WHO to Establish World’s First Coronavirus Tech Transfer Hub in South Africa

President Ramaphosa says the hub "will put Africa on a path to self-determination"

1 min read
IMAGE: NICO VAN BLERK / SHUTTERSTOCK

In April of this year, the World Health Organization (WHO) called for an Expression of Interest (EOI) to establish a coronavirus vaccine technology transfer hub to address the shortage of covid vaccines in low and middle-income countries.

 

As a result, WHO is now in talks with a South African consortium consisting of drug manufacturers such as Afrigen Biologics and Vaccines, Biovac, a network of universities and the African Centres for Disease Control and Prevention (CDC) to establish the world’s first-ever covid vaccine technology transfer hub in Africa.

 

South African President Cyril Ramaphosa said of the announcement: “The COVID-19 pandemic has revealed the full extent of the vaccine gap between developed and developing economies, and how that gap can severely undermine global health security. This landmark initiative is a major advance in the international effort to build vaccine development and manufacturing capacity that will put Africa on a path to self-determination. South Africa welcomes the opportunity to host a vaccine technology transfer hub and to build on the capacity and expertise that already exists on the continent to contribute to this effort.”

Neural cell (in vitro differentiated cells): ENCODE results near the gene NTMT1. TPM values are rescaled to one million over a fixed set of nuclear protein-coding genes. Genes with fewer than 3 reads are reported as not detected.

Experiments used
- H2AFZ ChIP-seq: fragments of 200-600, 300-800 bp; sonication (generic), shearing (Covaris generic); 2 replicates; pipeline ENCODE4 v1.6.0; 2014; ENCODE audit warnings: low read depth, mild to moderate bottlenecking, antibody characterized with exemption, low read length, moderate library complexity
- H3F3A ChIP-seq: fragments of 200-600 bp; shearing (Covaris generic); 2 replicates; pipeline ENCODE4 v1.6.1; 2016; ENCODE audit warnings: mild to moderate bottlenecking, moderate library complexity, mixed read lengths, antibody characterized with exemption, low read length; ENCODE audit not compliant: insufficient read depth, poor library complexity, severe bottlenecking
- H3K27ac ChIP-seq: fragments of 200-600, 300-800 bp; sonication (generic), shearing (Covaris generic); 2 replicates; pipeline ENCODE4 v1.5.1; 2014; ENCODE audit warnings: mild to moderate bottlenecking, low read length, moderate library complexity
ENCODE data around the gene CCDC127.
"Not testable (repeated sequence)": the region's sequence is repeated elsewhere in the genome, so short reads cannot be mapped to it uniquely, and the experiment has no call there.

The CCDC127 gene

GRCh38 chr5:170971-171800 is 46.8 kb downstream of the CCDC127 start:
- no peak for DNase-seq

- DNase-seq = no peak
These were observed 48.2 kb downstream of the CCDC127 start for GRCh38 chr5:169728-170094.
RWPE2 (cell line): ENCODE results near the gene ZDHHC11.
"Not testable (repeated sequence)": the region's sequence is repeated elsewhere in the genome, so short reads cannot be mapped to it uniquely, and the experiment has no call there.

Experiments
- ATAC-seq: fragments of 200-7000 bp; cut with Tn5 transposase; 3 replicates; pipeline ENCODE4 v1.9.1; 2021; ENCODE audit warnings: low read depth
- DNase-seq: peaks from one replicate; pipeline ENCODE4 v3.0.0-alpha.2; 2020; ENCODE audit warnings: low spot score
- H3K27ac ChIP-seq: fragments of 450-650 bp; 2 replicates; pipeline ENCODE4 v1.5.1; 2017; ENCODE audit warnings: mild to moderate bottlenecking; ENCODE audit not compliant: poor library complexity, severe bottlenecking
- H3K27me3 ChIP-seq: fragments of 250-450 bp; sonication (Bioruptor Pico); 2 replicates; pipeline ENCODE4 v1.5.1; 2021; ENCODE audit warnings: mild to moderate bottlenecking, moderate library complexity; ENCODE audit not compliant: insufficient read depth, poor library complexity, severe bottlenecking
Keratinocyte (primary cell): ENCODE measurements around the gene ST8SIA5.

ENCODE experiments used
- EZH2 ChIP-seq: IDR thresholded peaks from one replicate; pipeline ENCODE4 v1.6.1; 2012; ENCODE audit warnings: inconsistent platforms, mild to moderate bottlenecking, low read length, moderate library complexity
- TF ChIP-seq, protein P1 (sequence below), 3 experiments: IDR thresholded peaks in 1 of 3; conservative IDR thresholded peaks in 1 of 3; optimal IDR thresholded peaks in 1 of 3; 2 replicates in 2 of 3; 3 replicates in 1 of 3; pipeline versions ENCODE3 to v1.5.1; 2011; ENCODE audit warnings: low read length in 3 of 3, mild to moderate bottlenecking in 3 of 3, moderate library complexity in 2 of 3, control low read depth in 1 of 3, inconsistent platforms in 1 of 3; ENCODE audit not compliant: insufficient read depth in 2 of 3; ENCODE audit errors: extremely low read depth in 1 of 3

Though the new hub is not expected to have the ability to begin producing vaccines until next year, WHO Director-General, Dr Tedros Adhanom Ghebreyesus, believed this was a significant step in the right direction in addressing the vaccine inequality poorer countries face.

 

“This is great news, particularly for Africa, which has the least access to vaccines,” he said.

 

“COVID-19 has highlighted the importance of local production to address health emergencies, strengthen regional health security and expand sustainable access to health products.”

 

Speaking at a news conference in April, Dr Tedros, “There remains a shocking imbalance in the global distribution of vaccines”.

“On average in high-income countries, almost one in four people have received a Covid-19 vaccine. In low-income countries, it’s one in more than 500,” he said.

 

According to Africa CDC, there has been a reported 5,355,967 (26 June 2021) coronavirus cases on the continent, with South Africa accounting for 35 per cent of those cases at a reported 1,895,905 infections.

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